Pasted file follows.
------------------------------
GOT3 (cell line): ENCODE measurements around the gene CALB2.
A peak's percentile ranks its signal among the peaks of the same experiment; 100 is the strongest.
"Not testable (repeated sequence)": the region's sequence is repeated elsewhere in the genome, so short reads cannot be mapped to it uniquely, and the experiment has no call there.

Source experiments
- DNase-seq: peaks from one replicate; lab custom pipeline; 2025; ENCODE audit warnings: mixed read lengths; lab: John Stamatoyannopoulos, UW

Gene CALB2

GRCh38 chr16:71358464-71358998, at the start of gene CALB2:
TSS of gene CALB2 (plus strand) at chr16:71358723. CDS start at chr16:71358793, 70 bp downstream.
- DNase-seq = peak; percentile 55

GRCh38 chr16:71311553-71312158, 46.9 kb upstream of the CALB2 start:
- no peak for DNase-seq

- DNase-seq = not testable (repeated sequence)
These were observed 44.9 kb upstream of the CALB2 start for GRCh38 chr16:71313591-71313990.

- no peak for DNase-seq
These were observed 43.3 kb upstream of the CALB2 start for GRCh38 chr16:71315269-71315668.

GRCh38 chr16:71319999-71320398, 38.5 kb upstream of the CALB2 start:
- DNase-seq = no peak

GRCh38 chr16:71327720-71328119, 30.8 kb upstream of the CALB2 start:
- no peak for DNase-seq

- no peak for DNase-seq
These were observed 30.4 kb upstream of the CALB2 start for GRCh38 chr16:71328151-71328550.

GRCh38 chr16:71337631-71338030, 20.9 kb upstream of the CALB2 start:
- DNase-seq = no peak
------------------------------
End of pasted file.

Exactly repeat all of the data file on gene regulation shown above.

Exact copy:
GOT3 (cell line): ENCODE measurements around the gene CALB2.
A peak's percentile ranks its signal among the peaks of the same experiment; 100 is the strongest.
"Not testable (repeated sequence)": the region's sequence is repeated elsewhere in the genome, so short reads cannot be mapped to it uniquely, and the experiment has no call there.

Source experiments
- DNase-seq: peaks from one replicate; lab custom pipeline; 2025; ENCODE audit warnings: mixed read lengths; lab: John Stamatoyannopoulos, UW

Gene CALB2

GRCh38 chr16:71358464-71358998, at the start of gene CALB2:
TSS of gene CALB2 (plus strand) at chr16:71358723. CDS start at chr16:71358793, 70 bp downstream.
- DNase-seq = peak; percentile 55

GRCh38 chr16:71311553-71312158, 46.9 kb upstream of the CALB2 start:
- no peak for DNase-seq

- DNase-seq = not testable (repeated sequence)
These were observed 44.9 kb upstream of the CALB2 start for GRCh38 chr16:71313591-71313990.

- no peak for DNase-seq
These were observed 43.3 kb upstream of the CALB2 start for GRCh38 chr16:71315269-71315668.

GRCh38 chr16:71319999-71320398, 38.5 kb upstream of the CALB2 start:
- DNase-seq = no peak

GRCh38 chr16:71327720-71328119, 30.8 kb upstream of the CALB2 start:
- no peak for DNase-seq

- no peak for DNase-seq
These were observed 30.4 kb upstream of the CALB2 start for GRCh38 chr16:71328151-71328550.

GRCh38 chr16:71337631-71338030, 20.9 kb upstream of the CALB2 start:
- DNase-seq = no peak